DefinedCrowd Releases Accented Speech Datasets

Sandra Radlovački

The first dataset contains accented English data from over 15 countries

Channel News
DefinedCrowd Releases Accented Speech Datasets

DefinedCrowd, the one-stop shop for high-quality artificial intelligence training data, released the first of a series of free Spanish-accented English speech datasets. These will allow AI developers to test how well their speech recognition models understand non-native English speakers, which is a demographic represented by over 35 million people in the U.S.

Dr. Daniela Braga, founder and CEO of DefinedCrowd, said: “There is an accent gap in speech technology. Research shows that speech recognition technologies are not nearly as accurate in understanding nonnative accents as they are in understanding white, non-immigrant, upper-middle-class Americans.”

Speech recognition technology can often be prone to bias. To combat this, DefinedCrows has released the first of four sets of Spanish-accented English speech datasets for developers to use, test, and benchmark their models to identify bias and areas which need more training data.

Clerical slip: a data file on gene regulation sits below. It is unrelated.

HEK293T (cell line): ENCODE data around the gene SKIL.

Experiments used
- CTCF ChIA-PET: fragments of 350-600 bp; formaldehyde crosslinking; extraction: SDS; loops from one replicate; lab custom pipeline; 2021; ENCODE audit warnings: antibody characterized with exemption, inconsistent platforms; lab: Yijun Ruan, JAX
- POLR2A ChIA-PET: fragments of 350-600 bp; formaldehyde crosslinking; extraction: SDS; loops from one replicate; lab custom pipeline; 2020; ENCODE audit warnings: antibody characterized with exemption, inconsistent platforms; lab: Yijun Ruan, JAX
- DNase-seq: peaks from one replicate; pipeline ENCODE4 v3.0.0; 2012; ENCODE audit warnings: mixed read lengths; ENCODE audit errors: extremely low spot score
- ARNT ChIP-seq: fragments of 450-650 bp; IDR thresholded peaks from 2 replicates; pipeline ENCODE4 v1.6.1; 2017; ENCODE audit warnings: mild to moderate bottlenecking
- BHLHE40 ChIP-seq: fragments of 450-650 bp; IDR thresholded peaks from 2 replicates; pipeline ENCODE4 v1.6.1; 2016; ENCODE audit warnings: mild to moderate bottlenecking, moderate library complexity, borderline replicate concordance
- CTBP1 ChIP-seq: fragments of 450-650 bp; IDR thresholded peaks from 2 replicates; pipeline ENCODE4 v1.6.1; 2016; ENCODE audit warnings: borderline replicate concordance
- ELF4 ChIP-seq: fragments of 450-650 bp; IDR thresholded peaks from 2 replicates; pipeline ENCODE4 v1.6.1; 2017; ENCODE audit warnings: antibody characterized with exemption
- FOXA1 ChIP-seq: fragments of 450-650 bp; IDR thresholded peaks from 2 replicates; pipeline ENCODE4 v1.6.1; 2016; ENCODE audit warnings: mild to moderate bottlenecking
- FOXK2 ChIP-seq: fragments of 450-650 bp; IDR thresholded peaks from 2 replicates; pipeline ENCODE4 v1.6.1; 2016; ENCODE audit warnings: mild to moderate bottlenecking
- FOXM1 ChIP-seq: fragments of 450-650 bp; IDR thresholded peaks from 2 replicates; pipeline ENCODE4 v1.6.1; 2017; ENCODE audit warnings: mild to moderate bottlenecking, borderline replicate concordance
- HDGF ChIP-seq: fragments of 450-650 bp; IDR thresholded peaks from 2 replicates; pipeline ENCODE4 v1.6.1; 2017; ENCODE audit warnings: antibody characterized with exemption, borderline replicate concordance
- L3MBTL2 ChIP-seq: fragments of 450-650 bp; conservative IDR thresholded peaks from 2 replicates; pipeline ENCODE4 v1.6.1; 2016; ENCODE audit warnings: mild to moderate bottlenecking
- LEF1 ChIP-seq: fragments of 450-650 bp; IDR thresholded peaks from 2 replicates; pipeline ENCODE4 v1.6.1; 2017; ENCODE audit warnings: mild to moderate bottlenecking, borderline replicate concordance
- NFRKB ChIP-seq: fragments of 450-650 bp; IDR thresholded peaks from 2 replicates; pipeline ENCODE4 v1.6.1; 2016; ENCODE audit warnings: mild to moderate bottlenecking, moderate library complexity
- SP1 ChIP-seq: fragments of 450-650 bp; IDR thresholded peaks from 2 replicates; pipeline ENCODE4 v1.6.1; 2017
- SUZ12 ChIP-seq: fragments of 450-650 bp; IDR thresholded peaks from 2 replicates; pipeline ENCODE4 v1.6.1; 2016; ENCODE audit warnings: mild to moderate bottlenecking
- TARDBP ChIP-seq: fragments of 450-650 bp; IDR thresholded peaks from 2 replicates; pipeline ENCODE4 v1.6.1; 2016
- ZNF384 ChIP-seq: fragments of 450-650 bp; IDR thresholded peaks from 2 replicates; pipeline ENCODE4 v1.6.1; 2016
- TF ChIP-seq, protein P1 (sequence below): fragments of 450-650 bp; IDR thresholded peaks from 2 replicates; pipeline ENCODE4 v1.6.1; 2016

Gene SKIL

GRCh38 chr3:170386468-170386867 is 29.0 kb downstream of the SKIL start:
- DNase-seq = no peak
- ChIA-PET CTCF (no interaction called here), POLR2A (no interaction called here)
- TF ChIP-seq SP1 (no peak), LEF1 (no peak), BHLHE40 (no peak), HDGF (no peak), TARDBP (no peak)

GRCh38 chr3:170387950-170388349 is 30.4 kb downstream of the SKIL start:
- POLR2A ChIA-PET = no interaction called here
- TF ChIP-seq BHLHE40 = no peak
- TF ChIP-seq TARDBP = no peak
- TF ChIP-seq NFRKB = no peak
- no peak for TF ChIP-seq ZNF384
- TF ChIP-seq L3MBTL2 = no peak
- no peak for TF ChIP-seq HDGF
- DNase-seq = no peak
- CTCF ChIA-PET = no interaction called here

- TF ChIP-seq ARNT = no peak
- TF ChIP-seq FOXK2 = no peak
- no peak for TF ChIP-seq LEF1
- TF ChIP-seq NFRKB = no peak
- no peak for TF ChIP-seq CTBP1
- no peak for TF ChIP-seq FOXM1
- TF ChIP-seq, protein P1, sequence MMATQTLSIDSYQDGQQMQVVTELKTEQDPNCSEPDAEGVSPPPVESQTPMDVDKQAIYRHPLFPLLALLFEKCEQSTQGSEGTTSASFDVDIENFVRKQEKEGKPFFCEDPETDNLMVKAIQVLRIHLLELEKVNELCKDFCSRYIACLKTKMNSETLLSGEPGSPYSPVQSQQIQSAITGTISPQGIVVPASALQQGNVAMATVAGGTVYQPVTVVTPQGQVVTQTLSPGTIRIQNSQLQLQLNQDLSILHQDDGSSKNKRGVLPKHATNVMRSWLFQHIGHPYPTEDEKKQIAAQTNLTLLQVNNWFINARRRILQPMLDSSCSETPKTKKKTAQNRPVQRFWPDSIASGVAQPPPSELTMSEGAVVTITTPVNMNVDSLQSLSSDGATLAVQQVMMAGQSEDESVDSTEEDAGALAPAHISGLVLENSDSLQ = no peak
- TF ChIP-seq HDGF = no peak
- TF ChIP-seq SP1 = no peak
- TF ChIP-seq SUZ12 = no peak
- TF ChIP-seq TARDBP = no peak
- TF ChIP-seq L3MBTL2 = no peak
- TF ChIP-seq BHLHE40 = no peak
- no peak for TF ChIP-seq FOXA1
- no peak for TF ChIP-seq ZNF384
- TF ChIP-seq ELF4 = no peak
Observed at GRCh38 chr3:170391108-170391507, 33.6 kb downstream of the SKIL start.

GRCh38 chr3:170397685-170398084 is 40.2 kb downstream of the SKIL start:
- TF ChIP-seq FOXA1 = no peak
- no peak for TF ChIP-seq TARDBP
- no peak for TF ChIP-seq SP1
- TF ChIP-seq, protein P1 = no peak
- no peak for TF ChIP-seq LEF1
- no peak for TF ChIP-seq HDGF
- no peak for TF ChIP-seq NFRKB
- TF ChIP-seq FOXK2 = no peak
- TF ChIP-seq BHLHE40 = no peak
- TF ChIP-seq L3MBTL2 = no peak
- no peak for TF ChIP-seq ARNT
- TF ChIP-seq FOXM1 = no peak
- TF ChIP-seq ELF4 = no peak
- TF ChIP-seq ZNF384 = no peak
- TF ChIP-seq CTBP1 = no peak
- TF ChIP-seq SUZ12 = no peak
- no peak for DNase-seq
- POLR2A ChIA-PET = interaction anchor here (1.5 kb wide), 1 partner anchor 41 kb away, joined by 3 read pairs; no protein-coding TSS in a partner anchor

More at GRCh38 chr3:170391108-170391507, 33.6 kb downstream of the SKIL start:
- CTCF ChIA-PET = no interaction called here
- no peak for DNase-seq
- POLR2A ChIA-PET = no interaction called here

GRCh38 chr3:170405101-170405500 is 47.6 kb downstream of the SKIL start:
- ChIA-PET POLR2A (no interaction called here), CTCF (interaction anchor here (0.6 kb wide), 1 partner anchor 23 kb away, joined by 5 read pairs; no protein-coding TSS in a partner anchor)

“Unfortunately, it has resulted in models that are more useful to some people than to others. And that must change,” said Dr. Braga.

Many companies do not have the resources to train or test their systems with different accents which makes speech recognition systems more unresponsive, inaccurate, and isolating experience to non-native English speakers.

The first dataset, released in two phases, includes Spanish-accented English data from the Americas, including Argentina, Brazil, Canada, Chile, Colombia, Dominican Republic, Guatemala, Honduras, Mexico, Nicaragua, Panama, Peru, the United States, Uruguay and Venezuela.

Christopher Shulby, Director of Machine Learning Engineering at DefinedCrowd, said:

“For companies with AI solutions to compete in the large nonnative English-speaking market in the U.S., speech models need to be able to understand a wide range of different Spanish accents, originating from all the Americas.”

Subsequent releases will include datasets from native Spanish speakers from around the world, including Australia, China, Finland, France, Germany, India, Israel, Italy, Norway, Portugal, Russia, Spain, Sweden, and the United Kingdom.

 

 


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